You don’t have to ask people to fill in for your family. Just allow the relationship grow naturally. It’s not about the title as much as the relationship. An older couple in our church once reached out to my husband and I a few years ago and I have to admit I never saw it coming. Sam was a kind man who when I spoke, listened to what I had to say. He treated me like I had as much value as any man at the table. There was nothing sexual in our relationship. I was the same age as a daughter he had who died and I think this made him gravitate to me. I wasn’t looking for a father figure at the time. But now as I look back on it, that is what he offered. And this broken part of me that felt invalidated by my own father was filled by this man who took time to care.
A few years ago when my family went through the great divorce, my friend, Mary Lou from church stopped by and out of that discussion we discovered we had a wonderful friendship. We had known each other before, but somehow through her husband’s death and my family scapegoating me, we found a way to help each other and on a day with Mary Lou, I forgot I was missing my family. Mary Lou became an extra mother to me. Right before she died of cancer, she told me that she would have been proud to call me her daughter.
My friend Lisa has been more of a sister to me for the last ten years than either of my blood sisters. She is always in my corner. She cares about what is going on in my life and she doesn’t have the complication of trading any sort of family loyalties to be friends with me. She’s a true sister in every sense of the word and I don’t think anyone could come closer, but I have other chosen sisters who are in various stages of family depending on how long we have known each other.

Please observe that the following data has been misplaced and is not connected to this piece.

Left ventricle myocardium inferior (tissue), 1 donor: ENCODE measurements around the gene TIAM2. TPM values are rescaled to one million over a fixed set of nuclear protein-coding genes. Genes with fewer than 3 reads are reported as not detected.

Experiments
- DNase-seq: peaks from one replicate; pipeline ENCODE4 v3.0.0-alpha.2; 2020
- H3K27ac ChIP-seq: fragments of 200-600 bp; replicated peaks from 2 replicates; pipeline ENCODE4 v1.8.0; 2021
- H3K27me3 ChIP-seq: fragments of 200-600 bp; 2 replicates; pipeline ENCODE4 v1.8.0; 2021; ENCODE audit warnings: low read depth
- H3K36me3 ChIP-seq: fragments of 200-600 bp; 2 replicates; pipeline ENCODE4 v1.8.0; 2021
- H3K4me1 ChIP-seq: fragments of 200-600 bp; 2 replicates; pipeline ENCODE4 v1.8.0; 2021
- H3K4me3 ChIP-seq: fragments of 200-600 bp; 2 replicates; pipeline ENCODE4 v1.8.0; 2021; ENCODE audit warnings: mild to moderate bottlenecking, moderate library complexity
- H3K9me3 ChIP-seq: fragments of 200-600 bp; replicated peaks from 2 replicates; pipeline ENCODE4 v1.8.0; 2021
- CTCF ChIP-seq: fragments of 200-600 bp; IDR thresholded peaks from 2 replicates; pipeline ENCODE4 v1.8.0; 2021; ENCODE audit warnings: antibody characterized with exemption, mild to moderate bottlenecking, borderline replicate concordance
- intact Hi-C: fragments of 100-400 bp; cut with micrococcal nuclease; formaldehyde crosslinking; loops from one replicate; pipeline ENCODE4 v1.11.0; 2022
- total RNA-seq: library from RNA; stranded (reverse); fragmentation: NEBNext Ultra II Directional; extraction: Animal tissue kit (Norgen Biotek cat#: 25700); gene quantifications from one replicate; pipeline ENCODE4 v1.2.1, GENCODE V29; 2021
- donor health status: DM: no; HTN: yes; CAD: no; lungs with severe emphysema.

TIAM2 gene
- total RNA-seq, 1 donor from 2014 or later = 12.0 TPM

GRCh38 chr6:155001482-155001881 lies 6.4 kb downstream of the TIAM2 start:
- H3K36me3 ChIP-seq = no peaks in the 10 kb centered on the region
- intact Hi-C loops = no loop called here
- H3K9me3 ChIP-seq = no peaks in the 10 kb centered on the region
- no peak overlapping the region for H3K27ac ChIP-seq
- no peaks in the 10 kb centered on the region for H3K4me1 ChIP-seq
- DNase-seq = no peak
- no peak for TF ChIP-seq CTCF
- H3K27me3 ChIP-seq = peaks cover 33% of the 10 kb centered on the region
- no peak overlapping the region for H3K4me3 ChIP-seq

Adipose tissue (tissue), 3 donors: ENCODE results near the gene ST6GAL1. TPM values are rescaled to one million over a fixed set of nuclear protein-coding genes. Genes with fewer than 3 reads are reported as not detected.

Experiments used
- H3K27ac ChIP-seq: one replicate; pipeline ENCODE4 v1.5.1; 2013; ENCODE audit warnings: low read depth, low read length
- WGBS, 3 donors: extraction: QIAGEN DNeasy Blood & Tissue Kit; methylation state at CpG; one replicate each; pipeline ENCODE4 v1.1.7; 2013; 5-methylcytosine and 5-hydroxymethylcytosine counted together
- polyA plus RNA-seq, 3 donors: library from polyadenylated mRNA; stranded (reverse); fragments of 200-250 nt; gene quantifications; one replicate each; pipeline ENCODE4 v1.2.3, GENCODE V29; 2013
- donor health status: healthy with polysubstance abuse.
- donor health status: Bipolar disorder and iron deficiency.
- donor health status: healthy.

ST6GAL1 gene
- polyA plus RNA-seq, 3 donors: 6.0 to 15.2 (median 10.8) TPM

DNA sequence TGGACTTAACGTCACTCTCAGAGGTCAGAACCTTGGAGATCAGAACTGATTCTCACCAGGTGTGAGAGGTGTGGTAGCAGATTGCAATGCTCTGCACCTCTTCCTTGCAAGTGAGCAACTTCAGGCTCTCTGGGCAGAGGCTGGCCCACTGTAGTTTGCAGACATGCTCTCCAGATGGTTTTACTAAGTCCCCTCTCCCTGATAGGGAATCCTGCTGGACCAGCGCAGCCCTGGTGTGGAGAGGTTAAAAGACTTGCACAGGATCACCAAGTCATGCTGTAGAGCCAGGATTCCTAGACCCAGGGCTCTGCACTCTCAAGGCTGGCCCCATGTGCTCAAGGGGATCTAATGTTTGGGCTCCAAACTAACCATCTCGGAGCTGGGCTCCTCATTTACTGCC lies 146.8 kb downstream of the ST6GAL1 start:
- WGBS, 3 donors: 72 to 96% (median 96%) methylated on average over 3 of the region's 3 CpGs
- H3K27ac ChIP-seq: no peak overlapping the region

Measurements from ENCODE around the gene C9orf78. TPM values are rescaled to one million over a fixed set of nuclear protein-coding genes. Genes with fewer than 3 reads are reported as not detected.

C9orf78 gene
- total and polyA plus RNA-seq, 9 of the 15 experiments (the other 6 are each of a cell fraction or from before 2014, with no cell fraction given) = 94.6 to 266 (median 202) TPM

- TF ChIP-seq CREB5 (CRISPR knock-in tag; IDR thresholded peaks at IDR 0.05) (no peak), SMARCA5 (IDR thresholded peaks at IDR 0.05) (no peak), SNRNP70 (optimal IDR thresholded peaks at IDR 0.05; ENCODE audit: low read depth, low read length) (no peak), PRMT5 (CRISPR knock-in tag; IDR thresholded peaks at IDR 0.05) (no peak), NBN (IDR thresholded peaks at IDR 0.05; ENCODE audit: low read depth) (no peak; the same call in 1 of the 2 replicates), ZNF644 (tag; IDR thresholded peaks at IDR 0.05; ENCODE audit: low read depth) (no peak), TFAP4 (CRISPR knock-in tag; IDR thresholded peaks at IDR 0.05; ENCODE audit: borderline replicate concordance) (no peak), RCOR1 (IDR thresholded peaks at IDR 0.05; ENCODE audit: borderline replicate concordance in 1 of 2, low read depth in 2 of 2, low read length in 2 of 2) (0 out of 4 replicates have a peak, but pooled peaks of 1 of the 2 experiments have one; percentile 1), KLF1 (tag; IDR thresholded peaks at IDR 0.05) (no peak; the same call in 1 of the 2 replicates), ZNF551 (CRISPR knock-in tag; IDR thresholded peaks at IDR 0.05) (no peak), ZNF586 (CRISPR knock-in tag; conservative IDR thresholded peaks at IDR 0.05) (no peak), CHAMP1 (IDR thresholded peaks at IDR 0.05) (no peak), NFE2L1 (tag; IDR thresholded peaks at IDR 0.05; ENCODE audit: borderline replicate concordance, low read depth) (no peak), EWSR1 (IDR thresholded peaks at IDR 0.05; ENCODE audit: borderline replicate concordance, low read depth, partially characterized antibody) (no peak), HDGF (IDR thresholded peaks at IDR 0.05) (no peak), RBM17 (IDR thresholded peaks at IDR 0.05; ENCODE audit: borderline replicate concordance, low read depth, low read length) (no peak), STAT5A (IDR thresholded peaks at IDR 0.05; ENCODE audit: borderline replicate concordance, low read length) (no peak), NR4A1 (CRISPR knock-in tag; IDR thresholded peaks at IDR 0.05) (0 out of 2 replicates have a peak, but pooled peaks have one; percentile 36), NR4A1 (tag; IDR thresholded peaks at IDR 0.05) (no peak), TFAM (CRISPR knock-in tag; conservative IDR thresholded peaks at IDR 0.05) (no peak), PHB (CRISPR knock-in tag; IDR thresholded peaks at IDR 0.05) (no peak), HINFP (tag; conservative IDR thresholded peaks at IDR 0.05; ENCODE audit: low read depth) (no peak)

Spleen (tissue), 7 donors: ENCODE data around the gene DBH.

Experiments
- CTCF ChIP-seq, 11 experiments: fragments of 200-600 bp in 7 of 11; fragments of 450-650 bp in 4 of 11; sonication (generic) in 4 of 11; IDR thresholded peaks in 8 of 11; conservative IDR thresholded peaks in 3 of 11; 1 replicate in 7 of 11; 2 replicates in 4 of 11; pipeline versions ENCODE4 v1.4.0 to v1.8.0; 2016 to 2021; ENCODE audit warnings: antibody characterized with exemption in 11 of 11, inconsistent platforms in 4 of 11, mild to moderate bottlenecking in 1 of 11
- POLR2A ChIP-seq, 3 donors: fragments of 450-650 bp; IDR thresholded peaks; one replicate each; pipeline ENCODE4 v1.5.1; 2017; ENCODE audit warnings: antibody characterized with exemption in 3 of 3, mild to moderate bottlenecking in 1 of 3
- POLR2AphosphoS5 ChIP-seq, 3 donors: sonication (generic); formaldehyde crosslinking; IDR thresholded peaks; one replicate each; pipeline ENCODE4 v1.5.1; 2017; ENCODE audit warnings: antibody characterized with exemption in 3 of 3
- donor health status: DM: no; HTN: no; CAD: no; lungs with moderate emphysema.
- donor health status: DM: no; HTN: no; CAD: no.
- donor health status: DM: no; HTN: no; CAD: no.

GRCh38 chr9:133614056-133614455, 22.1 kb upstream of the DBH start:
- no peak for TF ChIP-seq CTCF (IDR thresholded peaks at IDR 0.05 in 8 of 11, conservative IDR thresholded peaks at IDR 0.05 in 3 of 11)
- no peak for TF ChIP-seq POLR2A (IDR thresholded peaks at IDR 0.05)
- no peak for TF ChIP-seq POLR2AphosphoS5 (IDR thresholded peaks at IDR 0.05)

What happened with these three wonderful people is I am able to remember them when I feel lonely for my family of origin. When my sisters trashed me on public media, I was able to recognize they weren’t even using their own words because my husband said, “Wait a minute, these are words your parents use.” And Lisa backed him up.
When I miss my sisters and wish I could have a sister-sister chat, I call Lisa and I don’t feel alone anymore. When I wish I had a loving father who cared about me, I remember Sam who treated me like I was of value whether I gave back to him or not. When I miss my mom, I have the memories of my friend Mary Lou, who was never critical or judgmental and went out of her way to befriend me.
These three people and many others have filled out my life and when it comes to surviving narcissistic tribal warfare. I don’t look back at my family of origin–not because I don’t love my parents or sisters, but they would have to contribute to the relationship which most of them haven’t done much for nearly ten years. I could die waiting for those relationships to happen, so I’ve found others. Even though Mary Lou and Sam have both passed on, they live in my heart. The validation they gave me changed my life forever.
I hope my sharing these stories will help you realize there is life after narcissistic abuse. You are beautiful and someday you will know it, but you won’t discover this by hanging out with narcissistic people or flying monkeys. You’ll need to keep your eye out for quality people who you have a connection with–people who will allow you to be your true, authentic, beautiful and glorious self.
Friends are the family we choose.
*This Is Me lyrics © Sony/ATV Music Publishing LLC
Songwriters: Justin Paul / Benj Pasek